1. artsychicksw says:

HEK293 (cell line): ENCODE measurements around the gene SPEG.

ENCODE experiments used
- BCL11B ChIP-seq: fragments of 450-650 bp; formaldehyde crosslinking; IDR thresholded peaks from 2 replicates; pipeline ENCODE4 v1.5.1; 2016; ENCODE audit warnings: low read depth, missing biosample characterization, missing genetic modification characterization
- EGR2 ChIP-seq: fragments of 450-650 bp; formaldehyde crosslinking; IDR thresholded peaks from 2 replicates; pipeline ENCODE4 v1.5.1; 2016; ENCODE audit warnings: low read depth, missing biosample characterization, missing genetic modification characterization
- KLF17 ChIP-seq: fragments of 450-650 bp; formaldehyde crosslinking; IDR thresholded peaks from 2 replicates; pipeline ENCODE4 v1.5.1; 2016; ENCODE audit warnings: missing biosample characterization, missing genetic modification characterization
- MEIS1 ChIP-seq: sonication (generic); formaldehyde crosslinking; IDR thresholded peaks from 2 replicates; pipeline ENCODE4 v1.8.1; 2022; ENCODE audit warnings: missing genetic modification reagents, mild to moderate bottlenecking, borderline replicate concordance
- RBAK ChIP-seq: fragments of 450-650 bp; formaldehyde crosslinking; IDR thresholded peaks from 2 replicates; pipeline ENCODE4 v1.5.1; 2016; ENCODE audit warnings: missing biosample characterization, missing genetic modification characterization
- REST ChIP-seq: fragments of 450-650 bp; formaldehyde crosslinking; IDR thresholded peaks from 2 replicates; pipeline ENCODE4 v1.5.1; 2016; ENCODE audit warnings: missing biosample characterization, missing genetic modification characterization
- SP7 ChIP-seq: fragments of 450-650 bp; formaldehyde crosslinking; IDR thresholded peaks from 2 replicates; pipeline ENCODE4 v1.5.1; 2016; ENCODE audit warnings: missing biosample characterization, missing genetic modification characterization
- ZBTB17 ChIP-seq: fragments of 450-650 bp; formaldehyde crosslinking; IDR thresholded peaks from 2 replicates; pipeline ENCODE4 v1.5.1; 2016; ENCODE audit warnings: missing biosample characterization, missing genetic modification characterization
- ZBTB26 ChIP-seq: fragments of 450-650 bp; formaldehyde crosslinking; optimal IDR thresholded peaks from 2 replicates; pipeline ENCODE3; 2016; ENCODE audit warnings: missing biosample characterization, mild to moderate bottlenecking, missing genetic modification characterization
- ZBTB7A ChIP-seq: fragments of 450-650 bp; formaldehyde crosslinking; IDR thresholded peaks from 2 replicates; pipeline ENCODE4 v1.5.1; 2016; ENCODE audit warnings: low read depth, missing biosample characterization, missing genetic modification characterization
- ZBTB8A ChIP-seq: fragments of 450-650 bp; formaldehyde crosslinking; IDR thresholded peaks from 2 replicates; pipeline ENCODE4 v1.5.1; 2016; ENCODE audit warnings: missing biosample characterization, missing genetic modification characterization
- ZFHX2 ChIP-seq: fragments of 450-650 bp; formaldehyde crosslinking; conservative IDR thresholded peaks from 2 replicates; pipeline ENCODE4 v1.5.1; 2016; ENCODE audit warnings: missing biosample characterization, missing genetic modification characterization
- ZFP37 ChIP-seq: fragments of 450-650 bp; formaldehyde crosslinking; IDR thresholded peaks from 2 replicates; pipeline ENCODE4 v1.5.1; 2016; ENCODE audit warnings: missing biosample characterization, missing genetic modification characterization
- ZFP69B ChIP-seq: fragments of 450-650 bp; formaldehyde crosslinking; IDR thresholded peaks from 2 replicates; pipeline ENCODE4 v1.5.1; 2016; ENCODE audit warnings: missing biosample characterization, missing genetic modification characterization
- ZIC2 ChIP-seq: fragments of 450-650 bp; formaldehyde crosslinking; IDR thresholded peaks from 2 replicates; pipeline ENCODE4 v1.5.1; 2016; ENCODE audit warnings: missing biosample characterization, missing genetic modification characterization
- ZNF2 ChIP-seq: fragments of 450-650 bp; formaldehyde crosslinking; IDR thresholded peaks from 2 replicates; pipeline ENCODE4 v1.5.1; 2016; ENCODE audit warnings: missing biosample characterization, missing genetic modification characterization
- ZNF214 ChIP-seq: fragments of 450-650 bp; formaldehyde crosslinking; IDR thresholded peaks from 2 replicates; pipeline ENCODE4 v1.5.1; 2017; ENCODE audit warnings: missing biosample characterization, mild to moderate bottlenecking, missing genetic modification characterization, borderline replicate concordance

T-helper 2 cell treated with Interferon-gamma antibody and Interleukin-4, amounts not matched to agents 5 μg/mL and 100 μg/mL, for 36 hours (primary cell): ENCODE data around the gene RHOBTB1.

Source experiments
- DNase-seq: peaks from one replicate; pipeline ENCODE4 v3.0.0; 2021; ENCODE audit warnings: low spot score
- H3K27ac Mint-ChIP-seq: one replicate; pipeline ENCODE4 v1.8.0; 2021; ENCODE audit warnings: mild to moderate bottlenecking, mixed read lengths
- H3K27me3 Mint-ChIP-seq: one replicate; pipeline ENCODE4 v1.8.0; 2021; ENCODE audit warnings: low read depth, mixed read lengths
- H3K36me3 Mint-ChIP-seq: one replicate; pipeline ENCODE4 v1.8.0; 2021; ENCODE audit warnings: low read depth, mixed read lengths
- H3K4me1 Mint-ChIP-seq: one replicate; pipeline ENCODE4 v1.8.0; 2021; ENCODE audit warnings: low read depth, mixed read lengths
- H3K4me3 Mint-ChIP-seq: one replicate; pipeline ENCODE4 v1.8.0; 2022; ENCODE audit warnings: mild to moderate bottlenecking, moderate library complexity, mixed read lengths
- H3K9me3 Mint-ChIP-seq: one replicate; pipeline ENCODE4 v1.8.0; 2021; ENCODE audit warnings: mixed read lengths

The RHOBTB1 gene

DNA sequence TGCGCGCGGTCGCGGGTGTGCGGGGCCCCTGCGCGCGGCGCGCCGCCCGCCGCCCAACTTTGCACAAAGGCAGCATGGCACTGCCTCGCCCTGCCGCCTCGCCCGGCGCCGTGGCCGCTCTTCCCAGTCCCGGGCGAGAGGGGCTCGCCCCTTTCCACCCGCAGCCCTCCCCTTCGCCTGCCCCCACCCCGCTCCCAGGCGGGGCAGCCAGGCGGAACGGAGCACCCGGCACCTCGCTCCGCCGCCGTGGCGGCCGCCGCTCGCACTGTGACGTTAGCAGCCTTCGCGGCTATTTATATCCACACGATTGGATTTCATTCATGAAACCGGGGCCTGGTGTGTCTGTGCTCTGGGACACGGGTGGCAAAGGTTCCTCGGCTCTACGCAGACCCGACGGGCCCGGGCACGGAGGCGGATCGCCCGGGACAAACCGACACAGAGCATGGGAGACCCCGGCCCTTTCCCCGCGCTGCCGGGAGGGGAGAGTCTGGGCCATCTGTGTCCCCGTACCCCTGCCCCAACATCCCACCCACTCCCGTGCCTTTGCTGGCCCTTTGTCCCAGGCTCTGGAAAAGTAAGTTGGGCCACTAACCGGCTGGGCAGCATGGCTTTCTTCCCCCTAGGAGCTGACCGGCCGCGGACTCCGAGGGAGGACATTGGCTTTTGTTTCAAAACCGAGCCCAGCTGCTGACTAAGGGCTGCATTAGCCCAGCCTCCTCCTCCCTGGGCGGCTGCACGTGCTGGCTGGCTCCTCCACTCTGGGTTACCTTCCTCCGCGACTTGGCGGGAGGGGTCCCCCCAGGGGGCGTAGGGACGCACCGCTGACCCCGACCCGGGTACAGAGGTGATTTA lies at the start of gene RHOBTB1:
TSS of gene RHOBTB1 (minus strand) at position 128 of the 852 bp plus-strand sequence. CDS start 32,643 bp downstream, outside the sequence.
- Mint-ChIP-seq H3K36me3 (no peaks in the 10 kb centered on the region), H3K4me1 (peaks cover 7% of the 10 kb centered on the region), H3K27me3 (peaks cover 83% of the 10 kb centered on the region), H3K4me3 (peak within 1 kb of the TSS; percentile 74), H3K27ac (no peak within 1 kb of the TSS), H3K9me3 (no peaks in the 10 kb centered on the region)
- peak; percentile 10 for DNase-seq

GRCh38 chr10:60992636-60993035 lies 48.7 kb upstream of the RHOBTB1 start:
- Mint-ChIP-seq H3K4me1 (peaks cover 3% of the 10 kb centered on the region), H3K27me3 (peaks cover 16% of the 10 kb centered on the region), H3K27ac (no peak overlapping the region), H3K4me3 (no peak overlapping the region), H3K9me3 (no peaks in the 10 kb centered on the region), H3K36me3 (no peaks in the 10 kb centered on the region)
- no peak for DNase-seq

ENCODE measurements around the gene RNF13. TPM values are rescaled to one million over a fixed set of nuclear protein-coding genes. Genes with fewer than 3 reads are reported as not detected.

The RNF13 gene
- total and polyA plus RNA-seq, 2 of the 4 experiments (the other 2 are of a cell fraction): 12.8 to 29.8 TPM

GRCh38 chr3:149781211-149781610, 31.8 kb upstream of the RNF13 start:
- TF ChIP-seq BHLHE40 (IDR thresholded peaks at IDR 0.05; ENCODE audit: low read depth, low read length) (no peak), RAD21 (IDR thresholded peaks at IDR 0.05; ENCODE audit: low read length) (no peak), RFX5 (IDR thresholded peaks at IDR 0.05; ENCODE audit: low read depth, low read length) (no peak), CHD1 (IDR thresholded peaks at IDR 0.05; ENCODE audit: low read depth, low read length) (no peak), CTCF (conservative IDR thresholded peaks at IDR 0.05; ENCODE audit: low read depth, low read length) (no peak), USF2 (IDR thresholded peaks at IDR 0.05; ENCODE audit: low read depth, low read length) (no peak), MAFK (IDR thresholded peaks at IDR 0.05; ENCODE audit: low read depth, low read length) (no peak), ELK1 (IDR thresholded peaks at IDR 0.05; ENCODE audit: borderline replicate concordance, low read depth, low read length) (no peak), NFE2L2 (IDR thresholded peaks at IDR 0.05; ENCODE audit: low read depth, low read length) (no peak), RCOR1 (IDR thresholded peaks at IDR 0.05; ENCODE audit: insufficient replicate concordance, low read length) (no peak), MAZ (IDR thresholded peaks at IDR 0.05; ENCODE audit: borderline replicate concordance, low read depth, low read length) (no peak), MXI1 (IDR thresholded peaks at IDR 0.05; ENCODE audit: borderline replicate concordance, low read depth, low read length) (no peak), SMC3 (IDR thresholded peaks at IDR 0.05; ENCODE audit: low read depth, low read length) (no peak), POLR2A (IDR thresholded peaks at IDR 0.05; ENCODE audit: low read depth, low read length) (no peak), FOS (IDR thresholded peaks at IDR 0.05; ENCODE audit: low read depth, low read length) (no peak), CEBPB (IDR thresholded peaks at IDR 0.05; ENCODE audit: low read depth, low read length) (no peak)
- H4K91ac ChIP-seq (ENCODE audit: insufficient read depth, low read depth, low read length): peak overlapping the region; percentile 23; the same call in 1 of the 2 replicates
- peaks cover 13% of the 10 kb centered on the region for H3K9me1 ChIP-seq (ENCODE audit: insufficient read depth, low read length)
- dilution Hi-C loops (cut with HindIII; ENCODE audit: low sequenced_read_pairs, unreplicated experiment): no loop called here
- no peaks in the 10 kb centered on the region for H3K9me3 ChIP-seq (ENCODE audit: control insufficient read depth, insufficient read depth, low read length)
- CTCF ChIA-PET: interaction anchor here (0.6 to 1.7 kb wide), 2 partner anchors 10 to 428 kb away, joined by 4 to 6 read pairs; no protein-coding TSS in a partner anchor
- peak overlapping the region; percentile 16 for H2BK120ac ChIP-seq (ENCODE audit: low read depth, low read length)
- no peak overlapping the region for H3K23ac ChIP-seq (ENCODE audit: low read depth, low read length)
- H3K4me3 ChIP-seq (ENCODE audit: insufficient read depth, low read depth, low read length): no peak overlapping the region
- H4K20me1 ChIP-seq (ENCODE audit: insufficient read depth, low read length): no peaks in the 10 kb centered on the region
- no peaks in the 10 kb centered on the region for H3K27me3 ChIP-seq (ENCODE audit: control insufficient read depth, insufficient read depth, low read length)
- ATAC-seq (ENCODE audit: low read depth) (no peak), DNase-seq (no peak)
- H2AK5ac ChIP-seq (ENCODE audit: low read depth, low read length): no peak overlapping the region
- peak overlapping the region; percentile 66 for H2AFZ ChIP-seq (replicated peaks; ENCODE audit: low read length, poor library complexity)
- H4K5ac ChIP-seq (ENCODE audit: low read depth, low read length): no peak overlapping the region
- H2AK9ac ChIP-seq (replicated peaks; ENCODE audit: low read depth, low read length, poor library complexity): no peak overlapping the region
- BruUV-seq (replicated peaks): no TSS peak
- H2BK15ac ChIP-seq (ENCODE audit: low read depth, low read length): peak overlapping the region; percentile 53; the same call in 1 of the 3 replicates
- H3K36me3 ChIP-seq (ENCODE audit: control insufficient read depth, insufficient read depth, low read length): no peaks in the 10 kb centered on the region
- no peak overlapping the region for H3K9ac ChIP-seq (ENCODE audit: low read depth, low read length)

Kim, I have had a very blessed life, even thought the hard times don’t always feel that way. I loved living on our waterhouse! The backstory: Until I was 13 yrs old we lived in Kansas City…Dad, Mom and four kids. My dad was a very busy oral surgeon and we didn’t see him much during the week, and sometimes on weekends he was on call. So, my parents having a love for boating, we had a lovely old cruiser on the Lake of the Ozarks in central Missouri. Mom would pack us all up…food, clothes, swimming suits, even the dog…almost every weekend from Easter to Thanksgiving and when Dad arrived home Fri evening we would start off in the station wagon and make the 3.5 hr trip to the lake. Unload everything onto the boat and take off in the dark of night to find a cove to drop our anchor in. We spent the whole weekend together on a 38ft boat, with a runabout for skiing, and those were wonderful, sometimes magical times, mostly because we were all together…and that was the ’60s and ’70s as well when life was much different. Those times are really my best memories from my childhood. Well, when I was 13 all my siblings had left home (since I was an “oops!” baby I was quite a bit younger) my parents asked me what I thought about moving to the lake…sounded great to me! The thing was, my parents didn’t want to move to the lake only to get away from it being busy with everyday life…their solution was to literally love “on” the lake. We lived on our boat (a larger version at 45 feet, but still a lovely old wood Chris Craft lady) for a year while the charming floating house my dad designed was built. Is is Cape Cod style, two story with the lower level consisting of a much needed utility room/workshop/laundry room and also a lovely screened in porch with our well loved white wicker furniture. The living quarters were upstairs with one full bedroom with walk in closet, a sleeping loft with two twin beds, a small but full kitchen and a great room with high ceilings and lots of windows. The structure also had a large boat slip for the cruiser and two smaller ones…one for the speed boat and another for guests. We also had a huge upper deck for gathering, eating out, etc. It was really a dream come true…all those weekends at the lake my parents would say on the way home “someday we won’t go home on Sunday night”….they named the waterhouse “Someday Place” with a plaque that graced the little gate at the top of the walkway across the lake. It was amazing to live there…to walk out the door and take seven steps to jump in the lake, to have friends over and jump off the upper deck to swim, to have slight movement in the house though nothing like a boat…it is sturdy! , to be surrounded by nature like the ducks, the great blue herons, an eagle here an there, the deer on the property, etc. The only drawback was being a major attraction for people boating….in the summer a constant line of boats would come to our cove, right up to the house sometimes. But, you learn to live with it…we were interesting!